Introduction[edit | edit source]

The Sea Level Awareness Project was created by the group, Kids vs Global Warming in Ventura, Ca. SLAP poles are a community awareness project designed as a simple, but effective visual representation of the sea level rise that will occur in the near future if nothing is done to combat it. The original poles were erected in Ventura, Ca. along the city's beaches.[1] There have since been SLAP poles installed in both San Diego and New York City. Kids vs Global Warming is a non-profit organization aimed at teaching children about climate change and encouraging activism among youth.


Students stand next to an eight foot SLAP pole in Ventura, CA.

Background[edit | edit source]

Kids vs. Global Warmingwas founded by Alec Loorz of Ventura, Ca. At the age of twelve, Loorz was inspired to help better this world and fight global warming after seeing the Al Gore film, "An Inconvenient Truth". Loorz applied to be a presenter for Gore's Climate Project. he was rejected for being too young. Unaffected, Loorz took matters into his own hands and began educating young people, notably his peers, about the climate crisis.He began with Powerpoint presentations, which he showed to his class and which he originally only made to prove a friend wrong.[2] Loorz found that even without help from his idol, Gore, he could make his own progress through activism. A year later was personally invited back by Mr. Gore, to become the organization's youngest speaker. The mission of Kids vs. Global Warming is "to educate youth about the science of global warming, and empower them to take action."[3] They achieve this through:

Loorz began the group to teach children about the effects of global warming, because, as he states "It's my generation that is going to be affected by this, and we need to help stop it."[4] Along with his mother, Victoria Loorz, and a group of thirty six children, the funding was raised for the first SLAP poles to be installed in Ventura in 2008.

Sea Level Awareness Project(SLAP) Poles[edit | edit source]

SLAP Poles were designed as a visual tool to raise awareness of sea level change. The poles are each eight feet tall and four inches wide. Along the length of the pole is information regarding global warming, as well as physical representations of how high the water will be in a given year. The original poles in Ventura also had information about the potential destruction of important landmarks which would occur if the Greenland ice cap melts. These included the city's waste water treatment facility and state beaches.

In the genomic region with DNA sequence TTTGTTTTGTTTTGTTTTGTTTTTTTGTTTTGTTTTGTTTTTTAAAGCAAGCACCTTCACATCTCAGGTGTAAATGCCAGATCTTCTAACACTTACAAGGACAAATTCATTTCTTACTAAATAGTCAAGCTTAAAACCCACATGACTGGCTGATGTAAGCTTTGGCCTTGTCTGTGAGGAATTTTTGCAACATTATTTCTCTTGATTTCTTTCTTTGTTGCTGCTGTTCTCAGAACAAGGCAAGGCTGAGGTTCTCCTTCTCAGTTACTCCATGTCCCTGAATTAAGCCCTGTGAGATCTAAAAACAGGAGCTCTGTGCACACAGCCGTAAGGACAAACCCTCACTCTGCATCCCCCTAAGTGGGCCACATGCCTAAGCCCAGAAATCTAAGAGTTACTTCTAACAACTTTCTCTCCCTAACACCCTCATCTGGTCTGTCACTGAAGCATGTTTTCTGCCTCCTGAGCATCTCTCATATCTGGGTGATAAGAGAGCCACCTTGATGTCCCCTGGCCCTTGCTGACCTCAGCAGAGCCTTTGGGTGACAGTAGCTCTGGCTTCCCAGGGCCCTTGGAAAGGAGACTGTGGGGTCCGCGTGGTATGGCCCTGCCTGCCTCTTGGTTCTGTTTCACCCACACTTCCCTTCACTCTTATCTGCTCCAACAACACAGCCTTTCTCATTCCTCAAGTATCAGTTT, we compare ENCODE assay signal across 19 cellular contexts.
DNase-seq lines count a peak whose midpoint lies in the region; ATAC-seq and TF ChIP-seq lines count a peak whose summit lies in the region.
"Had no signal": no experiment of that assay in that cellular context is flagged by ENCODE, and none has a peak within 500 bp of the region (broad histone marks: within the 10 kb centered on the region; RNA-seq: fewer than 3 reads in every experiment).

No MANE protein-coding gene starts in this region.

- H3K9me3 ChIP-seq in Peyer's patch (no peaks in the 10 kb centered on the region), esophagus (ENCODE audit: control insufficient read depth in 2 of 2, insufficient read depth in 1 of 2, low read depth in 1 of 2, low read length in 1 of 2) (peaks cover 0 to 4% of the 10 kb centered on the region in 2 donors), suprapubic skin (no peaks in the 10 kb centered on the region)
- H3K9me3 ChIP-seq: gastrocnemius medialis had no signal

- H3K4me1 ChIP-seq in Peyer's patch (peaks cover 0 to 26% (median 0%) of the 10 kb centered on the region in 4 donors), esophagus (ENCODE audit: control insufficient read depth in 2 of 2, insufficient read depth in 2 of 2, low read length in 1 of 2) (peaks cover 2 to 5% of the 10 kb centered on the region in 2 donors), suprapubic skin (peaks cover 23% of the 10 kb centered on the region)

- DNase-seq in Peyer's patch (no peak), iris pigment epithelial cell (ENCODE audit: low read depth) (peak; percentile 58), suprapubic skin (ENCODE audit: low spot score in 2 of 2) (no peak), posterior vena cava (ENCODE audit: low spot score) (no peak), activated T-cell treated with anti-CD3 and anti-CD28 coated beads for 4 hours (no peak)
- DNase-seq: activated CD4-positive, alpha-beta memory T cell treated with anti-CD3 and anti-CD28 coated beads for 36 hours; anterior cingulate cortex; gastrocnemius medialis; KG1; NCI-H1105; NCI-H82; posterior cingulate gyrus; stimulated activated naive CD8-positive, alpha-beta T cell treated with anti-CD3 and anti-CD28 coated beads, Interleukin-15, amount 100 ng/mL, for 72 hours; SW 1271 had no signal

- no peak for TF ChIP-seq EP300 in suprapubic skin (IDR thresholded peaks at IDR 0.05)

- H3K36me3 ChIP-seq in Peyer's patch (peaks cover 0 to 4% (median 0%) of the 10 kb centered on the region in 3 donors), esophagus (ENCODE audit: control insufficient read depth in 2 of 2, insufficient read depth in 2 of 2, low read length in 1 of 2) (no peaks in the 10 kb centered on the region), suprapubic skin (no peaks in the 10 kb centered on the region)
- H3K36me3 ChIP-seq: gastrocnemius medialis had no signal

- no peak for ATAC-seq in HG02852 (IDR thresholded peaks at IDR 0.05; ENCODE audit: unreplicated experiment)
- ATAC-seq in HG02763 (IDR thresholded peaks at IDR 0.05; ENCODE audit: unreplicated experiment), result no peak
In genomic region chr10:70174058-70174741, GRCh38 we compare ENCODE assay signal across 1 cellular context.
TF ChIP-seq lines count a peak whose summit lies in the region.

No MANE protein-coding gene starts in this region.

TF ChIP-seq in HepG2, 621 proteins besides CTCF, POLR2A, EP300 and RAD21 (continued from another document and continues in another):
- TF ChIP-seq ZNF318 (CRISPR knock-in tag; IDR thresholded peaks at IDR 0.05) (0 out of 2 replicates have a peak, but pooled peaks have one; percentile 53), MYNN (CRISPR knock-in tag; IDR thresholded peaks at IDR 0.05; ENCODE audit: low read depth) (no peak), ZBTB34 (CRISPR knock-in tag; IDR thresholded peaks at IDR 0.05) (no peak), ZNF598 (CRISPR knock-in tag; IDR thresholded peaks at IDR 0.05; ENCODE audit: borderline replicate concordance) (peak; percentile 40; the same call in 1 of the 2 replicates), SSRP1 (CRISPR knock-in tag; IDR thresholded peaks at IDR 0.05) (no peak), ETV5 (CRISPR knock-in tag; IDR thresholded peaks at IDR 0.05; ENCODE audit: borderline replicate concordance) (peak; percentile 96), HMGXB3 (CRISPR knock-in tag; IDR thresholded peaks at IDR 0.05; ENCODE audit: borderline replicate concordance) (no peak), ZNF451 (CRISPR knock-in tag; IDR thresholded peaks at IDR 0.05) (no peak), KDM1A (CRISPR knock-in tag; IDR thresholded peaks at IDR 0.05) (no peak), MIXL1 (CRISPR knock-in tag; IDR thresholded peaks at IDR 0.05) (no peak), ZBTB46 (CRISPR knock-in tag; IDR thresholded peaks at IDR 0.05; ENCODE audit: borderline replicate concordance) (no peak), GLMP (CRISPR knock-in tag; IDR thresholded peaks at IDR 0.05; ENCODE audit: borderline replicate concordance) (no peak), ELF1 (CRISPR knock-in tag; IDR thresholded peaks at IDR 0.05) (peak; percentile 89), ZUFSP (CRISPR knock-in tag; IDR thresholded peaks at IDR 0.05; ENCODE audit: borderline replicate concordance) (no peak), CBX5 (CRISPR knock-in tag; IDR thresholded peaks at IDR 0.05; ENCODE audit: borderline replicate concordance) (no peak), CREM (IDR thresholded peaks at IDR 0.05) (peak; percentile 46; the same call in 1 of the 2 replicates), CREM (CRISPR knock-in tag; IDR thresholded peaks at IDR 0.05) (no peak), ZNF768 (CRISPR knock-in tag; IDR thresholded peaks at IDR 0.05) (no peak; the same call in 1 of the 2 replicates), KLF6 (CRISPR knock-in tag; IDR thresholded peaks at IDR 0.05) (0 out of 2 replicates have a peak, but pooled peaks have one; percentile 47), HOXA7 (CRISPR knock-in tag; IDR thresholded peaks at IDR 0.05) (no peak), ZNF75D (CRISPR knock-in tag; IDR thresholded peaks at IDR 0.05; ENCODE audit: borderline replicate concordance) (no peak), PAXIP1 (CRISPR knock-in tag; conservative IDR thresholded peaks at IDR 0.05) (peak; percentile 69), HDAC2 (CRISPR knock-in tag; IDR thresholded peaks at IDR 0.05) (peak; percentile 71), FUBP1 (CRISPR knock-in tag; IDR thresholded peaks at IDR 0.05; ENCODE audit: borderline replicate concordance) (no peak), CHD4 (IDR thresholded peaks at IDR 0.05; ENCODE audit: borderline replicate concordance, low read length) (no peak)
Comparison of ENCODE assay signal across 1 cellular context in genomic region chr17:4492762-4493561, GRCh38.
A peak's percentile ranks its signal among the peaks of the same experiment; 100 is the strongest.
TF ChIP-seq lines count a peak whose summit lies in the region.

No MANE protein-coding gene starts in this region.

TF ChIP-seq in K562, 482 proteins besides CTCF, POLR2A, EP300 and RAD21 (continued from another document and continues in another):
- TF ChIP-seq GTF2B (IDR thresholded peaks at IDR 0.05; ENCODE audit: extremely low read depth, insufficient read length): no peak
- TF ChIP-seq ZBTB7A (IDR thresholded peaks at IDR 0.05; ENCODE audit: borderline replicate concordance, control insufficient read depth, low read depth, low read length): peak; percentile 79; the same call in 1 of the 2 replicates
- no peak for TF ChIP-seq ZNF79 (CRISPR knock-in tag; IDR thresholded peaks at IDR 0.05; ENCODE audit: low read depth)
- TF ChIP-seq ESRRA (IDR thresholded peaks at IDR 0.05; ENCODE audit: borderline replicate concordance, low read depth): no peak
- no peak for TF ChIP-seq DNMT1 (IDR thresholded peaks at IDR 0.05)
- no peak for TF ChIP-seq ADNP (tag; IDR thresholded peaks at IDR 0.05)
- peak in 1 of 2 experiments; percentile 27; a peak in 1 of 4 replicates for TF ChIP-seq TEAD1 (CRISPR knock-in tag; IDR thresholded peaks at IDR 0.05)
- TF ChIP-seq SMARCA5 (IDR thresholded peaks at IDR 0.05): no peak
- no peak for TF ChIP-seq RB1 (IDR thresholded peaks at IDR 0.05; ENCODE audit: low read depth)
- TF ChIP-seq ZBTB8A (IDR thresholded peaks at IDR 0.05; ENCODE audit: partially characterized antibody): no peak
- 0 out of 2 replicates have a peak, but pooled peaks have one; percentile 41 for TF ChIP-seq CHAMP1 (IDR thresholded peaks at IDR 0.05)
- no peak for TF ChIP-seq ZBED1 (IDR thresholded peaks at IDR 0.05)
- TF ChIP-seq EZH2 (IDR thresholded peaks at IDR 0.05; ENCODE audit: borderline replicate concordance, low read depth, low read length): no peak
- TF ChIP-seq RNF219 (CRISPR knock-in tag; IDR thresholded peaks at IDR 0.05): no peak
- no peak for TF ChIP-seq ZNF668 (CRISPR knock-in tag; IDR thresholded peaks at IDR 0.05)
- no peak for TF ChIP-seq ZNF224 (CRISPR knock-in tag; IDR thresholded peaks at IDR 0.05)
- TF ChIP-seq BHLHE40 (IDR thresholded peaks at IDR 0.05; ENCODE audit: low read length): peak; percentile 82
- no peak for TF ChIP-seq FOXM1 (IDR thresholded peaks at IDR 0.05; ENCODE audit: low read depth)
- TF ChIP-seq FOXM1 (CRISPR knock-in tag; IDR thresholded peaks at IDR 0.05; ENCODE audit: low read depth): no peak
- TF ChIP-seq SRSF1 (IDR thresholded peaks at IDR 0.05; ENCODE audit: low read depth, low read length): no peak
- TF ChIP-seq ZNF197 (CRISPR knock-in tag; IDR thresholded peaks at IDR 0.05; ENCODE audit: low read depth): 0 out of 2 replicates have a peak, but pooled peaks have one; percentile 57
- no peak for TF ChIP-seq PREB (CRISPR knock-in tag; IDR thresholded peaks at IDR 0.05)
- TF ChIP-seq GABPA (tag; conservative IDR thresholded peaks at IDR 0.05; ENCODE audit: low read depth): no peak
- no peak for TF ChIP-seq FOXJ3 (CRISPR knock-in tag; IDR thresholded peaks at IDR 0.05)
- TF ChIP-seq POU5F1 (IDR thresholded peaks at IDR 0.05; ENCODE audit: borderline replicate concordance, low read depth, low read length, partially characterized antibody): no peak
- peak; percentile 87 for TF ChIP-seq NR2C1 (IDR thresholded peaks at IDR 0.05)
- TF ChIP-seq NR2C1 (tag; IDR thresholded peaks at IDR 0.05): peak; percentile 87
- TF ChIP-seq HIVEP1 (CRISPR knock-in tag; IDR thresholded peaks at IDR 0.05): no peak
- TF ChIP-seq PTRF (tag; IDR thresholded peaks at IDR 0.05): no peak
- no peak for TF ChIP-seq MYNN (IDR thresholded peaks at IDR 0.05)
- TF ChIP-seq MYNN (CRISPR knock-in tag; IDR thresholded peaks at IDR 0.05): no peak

The poles are decorated in a style reminiscent of Apple's iPod. Black images of things like bicycles, light bulbs, and gas pumps sit on white backgrounds above phrases like iSuck, iEmit, and iWaste. These logos were also used during Kids vs. Global Warming's iMatter March

What began as ten SLAP Poles in Ventura has become much more. Kids vs. Global Warming boasts over two thousand kids who have joined the cause. Three years after its inception, the SLAP Project had invaded ten cities in three different states.[5] The group hopes to use their power to reach out to more than just children. Loorz hopes to get his message out to world leaders, with aspirations of changing legislation. The group believes in the power that children have, and aims to help kids get their voice heard so that when they are the older generation, the earth will be preserved for generations to come.


The organization installed 9 SLAP poles along the beach in Ventura, CA.

SLAP New York[edit | edit source]

On April 14, 2009 the first SLAP Pole was installed in the American Museum of Natural History in New York City. During the"The Threat to Life And A New Energy Future" exhibit, A film featuring the SLAP Project was on rotation in the museums children section, or "Discovery Room". Kids Vs. Global Warming founder Alec Loorz visited the museum in 2009 to deliver the SLAP Pole as well as give a presentation about his cause.


Alec Loorz stands in front a SLAP pole in a climate change exhibit at the American Museum of Natural History in New York City.

External Links[edit | edit source]

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Authors Nicholas Garcia
Published 2012
License CC-BY-SA-4.0
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